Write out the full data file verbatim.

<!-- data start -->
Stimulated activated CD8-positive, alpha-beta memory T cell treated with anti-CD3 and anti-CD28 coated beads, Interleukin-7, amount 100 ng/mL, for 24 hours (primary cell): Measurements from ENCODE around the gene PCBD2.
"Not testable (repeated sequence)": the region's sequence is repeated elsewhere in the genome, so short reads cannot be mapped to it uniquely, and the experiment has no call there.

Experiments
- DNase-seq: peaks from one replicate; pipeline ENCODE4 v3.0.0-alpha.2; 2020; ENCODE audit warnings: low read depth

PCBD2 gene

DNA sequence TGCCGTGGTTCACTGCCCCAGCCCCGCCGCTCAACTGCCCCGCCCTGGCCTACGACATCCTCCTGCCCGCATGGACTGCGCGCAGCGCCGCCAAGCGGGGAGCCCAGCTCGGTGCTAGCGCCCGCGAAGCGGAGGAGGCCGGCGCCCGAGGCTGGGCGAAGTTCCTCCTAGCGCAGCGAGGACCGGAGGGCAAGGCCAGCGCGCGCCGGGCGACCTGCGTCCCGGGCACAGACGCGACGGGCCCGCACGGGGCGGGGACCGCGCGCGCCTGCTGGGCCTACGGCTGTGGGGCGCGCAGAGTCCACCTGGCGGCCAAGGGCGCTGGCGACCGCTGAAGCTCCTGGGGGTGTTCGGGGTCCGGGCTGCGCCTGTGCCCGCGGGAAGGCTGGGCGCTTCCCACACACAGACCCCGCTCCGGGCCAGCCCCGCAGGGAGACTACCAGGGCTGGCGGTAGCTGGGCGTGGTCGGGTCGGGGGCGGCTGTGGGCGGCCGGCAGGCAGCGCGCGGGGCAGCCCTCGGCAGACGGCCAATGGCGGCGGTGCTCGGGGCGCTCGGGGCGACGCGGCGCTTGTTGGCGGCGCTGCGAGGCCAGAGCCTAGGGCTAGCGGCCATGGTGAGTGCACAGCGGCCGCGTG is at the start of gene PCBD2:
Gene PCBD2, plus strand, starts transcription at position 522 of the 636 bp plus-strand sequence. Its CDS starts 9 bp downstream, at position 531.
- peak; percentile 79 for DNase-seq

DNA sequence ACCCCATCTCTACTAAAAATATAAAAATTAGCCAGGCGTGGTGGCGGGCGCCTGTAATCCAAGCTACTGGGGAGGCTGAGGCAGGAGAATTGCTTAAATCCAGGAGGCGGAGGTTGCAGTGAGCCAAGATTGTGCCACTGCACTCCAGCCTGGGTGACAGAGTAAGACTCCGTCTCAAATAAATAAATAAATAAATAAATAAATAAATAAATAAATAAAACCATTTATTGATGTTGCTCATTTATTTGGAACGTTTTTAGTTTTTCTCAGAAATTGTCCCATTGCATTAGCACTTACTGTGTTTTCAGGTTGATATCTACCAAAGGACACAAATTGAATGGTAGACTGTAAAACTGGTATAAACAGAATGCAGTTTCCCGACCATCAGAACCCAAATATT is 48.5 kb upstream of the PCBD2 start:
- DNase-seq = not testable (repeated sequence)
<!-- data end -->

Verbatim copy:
Stimulated activated CD8-positive, alpha-beta memory T cell treated with anti-CD3 and anti-CD28 coated beads, Interleukin-7, amount 100 ng/mL, for 24 hours (primary cell): Measurements from ENCODE around the gene PCBD2.
"Not testable (repeated sequence)": the region's sequence is repeated elsewhere in the genome, so short reads cannot be mapped to it uniquely, and the experiment has no call there.

Experiments
- DNase-seq: peaks from one replicate; pipeline ENCODE4 v3.0.0-alpha.2; 2020; ENCODE audit warnings: low read depth

PCBD2 gene

DNA sequence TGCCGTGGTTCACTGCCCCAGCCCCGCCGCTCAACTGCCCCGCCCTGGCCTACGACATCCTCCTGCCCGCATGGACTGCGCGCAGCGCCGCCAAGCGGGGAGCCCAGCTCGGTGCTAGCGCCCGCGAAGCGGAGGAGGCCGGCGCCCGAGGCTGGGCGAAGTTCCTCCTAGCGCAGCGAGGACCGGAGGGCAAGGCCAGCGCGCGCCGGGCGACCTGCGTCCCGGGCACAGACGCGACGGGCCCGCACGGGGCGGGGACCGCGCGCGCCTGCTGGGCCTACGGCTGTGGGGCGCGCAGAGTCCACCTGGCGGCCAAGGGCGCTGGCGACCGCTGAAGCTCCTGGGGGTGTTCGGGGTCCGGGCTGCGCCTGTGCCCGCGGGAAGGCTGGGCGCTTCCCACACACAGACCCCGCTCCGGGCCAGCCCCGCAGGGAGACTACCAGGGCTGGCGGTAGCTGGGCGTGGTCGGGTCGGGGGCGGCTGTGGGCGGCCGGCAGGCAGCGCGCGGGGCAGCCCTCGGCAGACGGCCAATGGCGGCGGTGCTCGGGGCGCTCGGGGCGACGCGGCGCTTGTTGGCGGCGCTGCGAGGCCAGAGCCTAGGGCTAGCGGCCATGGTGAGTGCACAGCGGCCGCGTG is at the start of gene PCBD2:
Gene PCBD2, plus strand, starts transcription at position 522 of the 636 bp plus-strand sequence. Its CDS starts 9 bp downstream, at position 531.
- peak; percentile 79 for DNase-seq

DNA sequence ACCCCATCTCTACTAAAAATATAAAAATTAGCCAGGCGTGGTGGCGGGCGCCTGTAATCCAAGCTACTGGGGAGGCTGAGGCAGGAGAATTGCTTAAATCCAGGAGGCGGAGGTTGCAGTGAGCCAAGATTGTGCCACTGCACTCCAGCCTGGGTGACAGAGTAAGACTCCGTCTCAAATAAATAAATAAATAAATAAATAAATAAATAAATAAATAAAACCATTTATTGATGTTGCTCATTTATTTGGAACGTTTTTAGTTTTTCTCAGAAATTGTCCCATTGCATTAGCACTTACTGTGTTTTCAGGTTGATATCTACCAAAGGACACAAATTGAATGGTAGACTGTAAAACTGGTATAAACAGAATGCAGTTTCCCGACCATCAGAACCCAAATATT is 48.5 kb upstream of the PCBD2 start:
- DNase-seq = not testable (repeated sequence)